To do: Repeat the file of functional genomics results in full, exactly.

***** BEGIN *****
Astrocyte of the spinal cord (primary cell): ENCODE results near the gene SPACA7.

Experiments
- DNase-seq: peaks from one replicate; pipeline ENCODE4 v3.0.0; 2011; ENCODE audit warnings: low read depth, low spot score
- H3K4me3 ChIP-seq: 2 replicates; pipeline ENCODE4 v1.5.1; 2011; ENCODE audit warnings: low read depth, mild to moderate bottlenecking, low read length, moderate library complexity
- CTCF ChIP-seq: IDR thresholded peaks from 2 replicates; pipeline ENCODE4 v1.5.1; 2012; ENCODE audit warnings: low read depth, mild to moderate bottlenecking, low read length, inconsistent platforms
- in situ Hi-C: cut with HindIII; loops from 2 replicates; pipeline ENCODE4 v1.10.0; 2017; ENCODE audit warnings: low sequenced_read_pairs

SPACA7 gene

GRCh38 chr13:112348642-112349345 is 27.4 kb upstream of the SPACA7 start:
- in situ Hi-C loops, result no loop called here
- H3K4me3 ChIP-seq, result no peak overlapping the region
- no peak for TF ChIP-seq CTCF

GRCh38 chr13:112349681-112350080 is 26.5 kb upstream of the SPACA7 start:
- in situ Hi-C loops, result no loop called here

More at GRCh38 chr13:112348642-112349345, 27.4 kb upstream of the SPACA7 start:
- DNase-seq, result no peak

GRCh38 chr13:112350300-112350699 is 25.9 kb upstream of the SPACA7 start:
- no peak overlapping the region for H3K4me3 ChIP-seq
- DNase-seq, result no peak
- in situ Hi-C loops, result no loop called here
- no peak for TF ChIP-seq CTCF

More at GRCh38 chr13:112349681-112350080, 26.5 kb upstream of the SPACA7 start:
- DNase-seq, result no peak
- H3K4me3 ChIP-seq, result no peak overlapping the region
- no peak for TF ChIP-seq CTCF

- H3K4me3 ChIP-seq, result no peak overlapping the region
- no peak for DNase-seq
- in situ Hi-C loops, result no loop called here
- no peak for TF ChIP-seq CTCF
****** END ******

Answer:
Astrocyte of the spinal cord (primary cell): ENCODE results near the gene SPACA7.

Experiments
- DNase-seq: peaks from one replicate; pipeline ENCODE4 v3.0.0; 2011; ENCODE audit warnings: low read depth, low spot score
- H3K4me3 ChIP-seq: 2 replicates; pipeline ENCODE4 v1.5.1; 2011; ENCODE audit warnings: low read depth, mild to moderate bottlenecking, low read length, moderate library complexity
- CTCF ChIP-seq: IDR thresholded peaks from 2 replicates; pipeline ENCODE4 v1.5.1; 2012; ENCODE audit warnings: low read depth, mild to moderate bottlenecking, low read length, inconsistent platforms
- in situ Hi-C: cut with HindIII; loops from 2 replicates; pipeline ENCODE4 v1.10.0; 2017; ENCODE audit warnings: low sequenced_read_pairs

SPACA7 gene

GRCh38 chr13:112348642-112349345 is 27.4 kb upstream of the SPACA7 start:
- in situ Hi-C loops, result no loop called here
- H3K4me3 ChIP-seq, result no peak overlapping the region
- no peak for TF ChIP-seq CTCF

GRCh38 chr13:112349681-112350080 is 26.5 kb upstream of the SPACA7 start:
- in situ Hi-C loops, result no loop called here

More at GRCh38 chr13:112348642-112349345, 27.4 kb upstream of the SPACA7 start:
- DNase-seq, result no peak

GRCh38 chr13:112350300-112350699 is 25.9 kb upstream of the SPACA7 start:
- no peak overlapping the region for H3K4me3 ChIP-seq
- DNase-seq, result no peak
- in situ Hi-C loops, result no loop called here
- no peak for TF ChIP-seq CTCF

More at GRCh38 chr13:112349681-112350080, 26.5 kb upstream of the SPACA7 start:
- DNase-seq, result no peak
- H3K4me3 ChIP-seq, result no peak overlapping the region
- no peak for TF ChIP-seq CTCF

- H3K4me3 ChIP-seq, result no peak overlapping the region
- no peak for DNase-seq
- in situ Hi-C loops, result no loop called here
- no peak for TF ChIP-seq CTCF